Sen. Mike Johnston, author of Colorado’s landmark educator evaluation law, says “It’s premature to change any timelines now” in rolling out of the new system for rating principals and teachers.
Johnston met Friday with the State Council for Educator Effectiveness, the appointed body responsible for making recommendations about the design of the system to the State Board of Education and the Colorado Department of Education.
As the council has continued its work, some members have become worried about whether a sustainable system can be put in place under the timelines set in Senate Bill 10-191.
“Our feeling is the only thing worse than change that’s not fast enough is change that’s so fast it can’t incrementally build on itself, and it craters,” Matt Smith, an aerospace executive who chairs the council, told Johnston. “We want to go fast … but not so fast that the quality of the product and the sustainability of the outcome is compromised.”
SB 10-191 timeline
- 2011-12 – Elements of system piloted for principals
- 2012-13 – Pilot testing for teachers and principals
- 2013-14 – All districts to use the state system or an approved local system; evaluation results won’t affect tenure status
- 2014-15 – Ratings of partially effective or ineffective will begin to affect tenure status
- 2016-17 – First year a teacher could lose tenure (“non-probationary status”)
Key provisions of the law
- Annual evaluations of principals and teachers
- 50% of evaluations based on student academic growth
- Teachers lose tenure if rated less than effective for 2 consecutive years
- Loss of tenure does not mean automatic loss of job
- Assignment to a school requires mutual teacher-principal consent
- Highly effective
- Partially effective
Concern about the timetable have been circulating in some education quarters and bubbled to the surface at a council meeting in late September. Johnston was asked to meet with the group to air out the issue.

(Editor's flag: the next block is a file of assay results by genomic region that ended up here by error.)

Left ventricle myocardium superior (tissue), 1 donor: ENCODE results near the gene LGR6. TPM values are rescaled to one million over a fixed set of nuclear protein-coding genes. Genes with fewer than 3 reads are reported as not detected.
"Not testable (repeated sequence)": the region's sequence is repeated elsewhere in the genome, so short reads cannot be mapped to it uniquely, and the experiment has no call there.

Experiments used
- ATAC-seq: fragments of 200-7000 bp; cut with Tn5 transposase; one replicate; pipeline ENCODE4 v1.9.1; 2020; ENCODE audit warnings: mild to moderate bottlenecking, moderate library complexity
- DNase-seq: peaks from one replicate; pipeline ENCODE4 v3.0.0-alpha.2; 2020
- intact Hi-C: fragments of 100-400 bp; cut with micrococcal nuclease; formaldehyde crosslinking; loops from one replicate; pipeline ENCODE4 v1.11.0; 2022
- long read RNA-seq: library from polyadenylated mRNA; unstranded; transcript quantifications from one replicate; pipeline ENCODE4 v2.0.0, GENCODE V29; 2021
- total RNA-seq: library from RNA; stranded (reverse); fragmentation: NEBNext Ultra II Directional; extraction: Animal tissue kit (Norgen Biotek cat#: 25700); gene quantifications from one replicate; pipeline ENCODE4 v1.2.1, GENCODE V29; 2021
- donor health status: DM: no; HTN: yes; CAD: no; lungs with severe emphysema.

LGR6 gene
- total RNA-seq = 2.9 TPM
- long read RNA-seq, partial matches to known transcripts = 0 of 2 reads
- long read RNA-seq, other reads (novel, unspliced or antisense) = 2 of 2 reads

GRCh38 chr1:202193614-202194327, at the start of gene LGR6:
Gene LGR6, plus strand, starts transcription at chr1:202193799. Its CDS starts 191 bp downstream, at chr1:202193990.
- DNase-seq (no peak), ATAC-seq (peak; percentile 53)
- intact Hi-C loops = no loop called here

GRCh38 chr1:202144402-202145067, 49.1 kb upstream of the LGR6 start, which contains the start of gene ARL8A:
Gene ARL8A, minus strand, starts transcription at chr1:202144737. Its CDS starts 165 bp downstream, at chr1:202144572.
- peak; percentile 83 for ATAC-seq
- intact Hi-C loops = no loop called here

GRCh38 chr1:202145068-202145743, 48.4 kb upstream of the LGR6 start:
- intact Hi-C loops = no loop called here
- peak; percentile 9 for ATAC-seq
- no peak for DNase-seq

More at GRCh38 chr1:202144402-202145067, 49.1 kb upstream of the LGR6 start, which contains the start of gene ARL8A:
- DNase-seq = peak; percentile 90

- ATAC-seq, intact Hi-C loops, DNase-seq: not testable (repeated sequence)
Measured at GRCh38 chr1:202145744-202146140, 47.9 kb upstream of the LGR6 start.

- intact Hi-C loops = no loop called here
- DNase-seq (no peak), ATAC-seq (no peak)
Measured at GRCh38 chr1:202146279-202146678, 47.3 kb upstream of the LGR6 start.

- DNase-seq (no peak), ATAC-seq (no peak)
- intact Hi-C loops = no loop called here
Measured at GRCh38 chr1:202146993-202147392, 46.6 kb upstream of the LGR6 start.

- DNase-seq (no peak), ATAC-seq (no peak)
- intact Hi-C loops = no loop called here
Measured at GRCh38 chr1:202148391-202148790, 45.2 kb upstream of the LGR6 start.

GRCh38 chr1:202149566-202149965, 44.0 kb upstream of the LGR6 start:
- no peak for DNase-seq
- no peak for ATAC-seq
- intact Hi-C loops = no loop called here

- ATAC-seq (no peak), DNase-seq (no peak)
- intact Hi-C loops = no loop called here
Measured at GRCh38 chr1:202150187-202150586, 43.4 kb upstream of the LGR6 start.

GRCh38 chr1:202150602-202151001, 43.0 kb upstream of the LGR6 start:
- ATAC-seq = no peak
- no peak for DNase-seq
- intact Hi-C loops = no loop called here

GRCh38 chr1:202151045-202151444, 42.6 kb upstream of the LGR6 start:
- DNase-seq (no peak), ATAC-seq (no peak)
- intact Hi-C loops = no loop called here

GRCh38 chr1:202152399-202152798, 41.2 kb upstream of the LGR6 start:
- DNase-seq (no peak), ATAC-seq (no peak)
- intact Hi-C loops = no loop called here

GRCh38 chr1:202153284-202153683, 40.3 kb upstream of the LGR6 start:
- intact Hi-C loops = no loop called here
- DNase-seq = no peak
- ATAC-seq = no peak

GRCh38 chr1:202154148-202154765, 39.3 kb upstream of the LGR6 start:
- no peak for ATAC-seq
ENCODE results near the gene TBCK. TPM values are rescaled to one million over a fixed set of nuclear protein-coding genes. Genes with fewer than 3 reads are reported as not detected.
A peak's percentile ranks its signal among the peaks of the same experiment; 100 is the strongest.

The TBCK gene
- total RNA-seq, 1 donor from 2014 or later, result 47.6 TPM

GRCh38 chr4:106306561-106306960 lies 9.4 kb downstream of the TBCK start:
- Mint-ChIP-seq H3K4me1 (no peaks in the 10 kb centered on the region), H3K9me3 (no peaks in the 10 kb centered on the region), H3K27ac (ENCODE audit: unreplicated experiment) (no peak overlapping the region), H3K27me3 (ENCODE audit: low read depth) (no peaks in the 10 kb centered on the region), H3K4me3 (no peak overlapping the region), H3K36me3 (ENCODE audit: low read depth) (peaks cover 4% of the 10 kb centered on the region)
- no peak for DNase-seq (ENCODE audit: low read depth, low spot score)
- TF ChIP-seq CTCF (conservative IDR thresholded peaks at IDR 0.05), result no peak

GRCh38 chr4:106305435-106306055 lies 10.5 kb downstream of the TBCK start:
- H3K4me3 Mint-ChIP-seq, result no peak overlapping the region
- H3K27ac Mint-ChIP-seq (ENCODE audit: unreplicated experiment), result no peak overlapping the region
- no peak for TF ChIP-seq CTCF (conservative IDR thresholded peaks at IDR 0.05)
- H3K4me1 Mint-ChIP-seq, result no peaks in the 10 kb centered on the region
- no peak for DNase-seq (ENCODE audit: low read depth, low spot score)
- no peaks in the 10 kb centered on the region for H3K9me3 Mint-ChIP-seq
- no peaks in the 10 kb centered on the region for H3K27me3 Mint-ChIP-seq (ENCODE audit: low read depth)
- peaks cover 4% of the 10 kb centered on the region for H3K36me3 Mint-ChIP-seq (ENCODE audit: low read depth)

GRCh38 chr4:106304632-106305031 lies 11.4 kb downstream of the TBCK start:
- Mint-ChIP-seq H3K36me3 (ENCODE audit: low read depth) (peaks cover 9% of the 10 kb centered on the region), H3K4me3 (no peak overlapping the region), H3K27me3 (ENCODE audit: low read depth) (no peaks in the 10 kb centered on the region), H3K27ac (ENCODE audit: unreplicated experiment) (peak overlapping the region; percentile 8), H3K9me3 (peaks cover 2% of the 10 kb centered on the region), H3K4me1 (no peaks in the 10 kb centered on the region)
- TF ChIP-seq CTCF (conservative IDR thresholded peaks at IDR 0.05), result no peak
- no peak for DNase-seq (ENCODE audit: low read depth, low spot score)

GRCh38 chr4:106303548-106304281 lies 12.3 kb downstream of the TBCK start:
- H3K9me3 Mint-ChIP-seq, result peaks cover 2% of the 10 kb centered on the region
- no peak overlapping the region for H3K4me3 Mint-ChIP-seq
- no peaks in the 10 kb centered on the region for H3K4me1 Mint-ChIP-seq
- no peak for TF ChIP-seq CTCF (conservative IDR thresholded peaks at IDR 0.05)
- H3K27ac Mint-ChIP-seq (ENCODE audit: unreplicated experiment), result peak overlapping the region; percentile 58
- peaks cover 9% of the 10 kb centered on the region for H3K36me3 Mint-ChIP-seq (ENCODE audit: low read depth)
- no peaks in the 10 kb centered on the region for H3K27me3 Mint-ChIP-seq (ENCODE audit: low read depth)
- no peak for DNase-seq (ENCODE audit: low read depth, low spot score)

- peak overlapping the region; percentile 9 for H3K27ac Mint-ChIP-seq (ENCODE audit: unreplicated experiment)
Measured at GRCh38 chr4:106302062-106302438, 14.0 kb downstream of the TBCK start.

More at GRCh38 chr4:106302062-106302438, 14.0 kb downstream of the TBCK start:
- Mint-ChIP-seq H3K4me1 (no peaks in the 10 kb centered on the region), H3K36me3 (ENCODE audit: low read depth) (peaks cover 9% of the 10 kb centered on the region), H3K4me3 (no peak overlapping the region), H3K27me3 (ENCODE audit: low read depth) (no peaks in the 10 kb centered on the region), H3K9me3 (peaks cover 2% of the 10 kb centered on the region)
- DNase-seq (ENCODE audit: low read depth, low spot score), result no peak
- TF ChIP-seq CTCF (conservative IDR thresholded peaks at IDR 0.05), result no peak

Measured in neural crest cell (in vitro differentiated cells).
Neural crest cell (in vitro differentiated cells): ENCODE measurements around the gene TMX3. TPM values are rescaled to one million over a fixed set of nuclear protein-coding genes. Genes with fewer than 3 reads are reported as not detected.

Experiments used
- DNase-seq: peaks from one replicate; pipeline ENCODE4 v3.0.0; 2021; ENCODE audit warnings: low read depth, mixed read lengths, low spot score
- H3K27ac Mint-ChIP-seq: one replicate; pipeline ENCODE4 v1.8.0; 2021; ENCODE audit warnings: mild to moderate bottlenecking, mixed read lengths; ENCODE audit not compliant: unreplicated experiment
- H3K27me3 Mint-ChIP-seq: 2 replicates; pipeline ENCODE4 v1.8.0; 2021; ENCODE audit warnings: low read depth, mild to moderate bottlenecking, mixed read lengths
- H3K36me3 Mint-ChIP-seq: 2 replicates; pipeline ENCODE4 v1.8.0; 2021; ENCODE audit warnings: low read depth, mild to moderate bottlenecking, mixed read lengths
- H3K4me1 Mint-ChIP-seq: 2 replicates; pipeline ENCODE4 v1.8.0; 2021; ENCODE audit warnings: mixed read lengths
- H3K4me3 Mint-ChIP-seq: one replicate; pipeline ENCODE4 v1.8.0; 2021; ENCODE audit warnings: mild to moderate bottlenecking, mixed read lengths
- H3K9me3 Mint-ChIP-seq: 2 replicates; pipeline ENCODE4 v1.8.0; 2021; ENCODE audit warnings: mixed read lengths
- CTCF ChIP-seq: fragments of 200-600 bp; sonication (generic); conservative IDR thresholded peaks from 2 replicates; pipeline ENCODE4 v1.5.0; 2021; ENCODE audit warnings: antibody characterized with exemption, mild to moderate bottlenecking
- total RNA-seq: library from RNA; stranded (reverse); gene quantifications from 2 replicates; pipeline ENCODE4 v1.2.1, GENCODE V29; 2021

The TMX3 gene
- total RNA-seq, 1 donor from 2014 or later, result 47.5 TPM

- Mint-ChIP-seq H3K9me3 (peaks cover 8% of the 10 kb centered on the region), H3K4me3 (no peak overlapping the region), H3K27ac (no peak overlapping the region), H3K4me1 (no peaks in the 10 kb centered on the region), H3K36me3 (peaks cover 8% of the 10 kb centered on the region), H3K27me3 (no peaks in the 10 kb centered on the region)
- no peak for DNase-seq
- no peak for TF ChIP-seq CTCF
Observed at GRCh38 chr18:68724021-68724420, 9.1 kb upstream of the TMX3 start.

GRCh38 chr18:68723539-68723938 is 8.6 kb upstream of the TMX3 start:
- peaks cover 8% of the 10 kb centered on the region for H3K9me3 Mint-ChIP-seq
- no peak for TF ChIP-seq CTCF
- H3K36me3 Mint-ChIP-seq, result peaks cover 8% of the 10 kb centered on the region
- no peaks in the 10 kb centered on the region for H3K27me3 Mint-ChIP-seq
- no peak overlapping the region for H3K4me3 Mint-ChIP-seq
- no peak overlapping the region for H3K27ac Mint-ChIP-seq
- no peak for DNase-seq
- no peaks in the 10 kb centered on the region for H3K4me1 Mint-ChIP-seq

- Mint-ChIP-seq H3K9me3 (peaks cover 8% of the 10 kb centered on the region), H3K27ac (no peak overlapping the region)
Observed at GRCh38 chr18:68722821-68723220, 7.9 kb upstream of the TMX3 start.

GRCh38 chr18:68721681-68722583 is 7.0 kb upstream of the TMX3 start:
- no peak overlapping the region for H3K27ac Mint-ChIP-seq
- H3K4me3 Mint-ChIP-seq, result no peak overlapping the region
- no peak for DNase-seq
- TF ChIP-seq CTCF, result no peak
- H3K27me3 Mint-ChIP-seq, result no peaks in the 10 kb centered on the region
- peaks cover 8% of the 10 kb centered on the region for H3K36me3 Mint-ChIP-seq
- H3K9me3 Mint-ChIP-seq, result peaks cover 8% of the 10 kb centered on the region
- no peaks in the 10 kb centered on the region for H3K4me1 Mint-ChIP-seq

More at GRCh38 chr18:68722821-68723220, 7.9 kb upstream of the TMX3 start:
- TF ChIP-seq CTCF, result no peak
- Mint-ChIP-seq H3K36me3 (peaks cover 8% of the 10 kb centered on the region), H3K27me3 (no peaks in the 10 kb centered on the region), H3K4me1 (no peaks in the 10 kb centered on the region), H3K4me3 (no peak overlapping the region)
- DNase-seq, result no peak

Elements of the system currently are being tested in selected districts, but all districts are supposed to roll out the state system – or an approved local equivalent – starting in the fall of 2013. Evaluations of less than effective in 2013-14 won’t count against a teacher’s non-probationary status, commonly called tenure.
Johnston said he believes the current timetable is viable because of the two pilot-test years and because evaluations in 2013-14 won’t start the tenure-loss clock for ineffective teachers. He said next year is “in essence, a third pilot year.”
He also said there will be plenty of opportunities to fine-tune the system along the way: “The new evaluation system will have challenges, and it will have weaknesses. … No one believes that version 1.0 is going to be final. … The only way to start is by starting.”
Johnston was asked what happens if the system clearly isn’t ready to go next June, when the second year of pilot testing ends.
“We could find a way to turn the ship,” Johnston said, saying the State Board could be asked to suspend the regulations that drive the system, perhaps buttressed by an executive order from the governor. Then the 2014 legislature could decide what to do, he said. Johnston told EdNews Colorado later he doesn’t see the need for tinkering with SB 10-191 during the upcoming 2013 legislative session.
“That allays some of our concerns,” said council member Joanne Baxter, a former Moffat County school board member.
Baxter had said earlier that she’s particularly concerned about implementing the half of the evaluation that’s based on academic growth of students. Growth will be measured not only by performance on TCAP tests but also on district, classroom and other assessments that will vary.
“It’s the growth standard that’s of great concern … the timeline doesn’t allow us the time to implement that,” Moffat said.
“Clearly we knew that the growth standard was going to be the hard part,” Johnston said but again expressed confidence that the pieces would fall in place under the current timetable.
Impact of new tests
Johnston also was asked about the implications of Colorado changing testing programs in the middle of implementing the evaluation system. The current TCAP reading, writing and math tests are scheduled to be replaced by national tests being developed by the Partnership for Assessment of Readiness for College and Careers, starting in the spring of 2015.
He said he believes the Colorado Growth Model, the data system used by the state to calculate student academic growth based on multiple years of TCAP scores, can accommodate the switch.
Of more concern to legislators and the public, Johnston said, will be the inevitable drop in percentages of proficient students after the new test is launched. “There’s always going to be a year in which that happens,” he said.
The council currently is developing recommendations for how to evaluate what are called “other licensed personnel” such as counselors, school nurses, school psychologists, social workers and various kinds of therapists. The recommendations are due in January to the State Board of Education, which decide what regulations to issue on the evaluation of those professionals.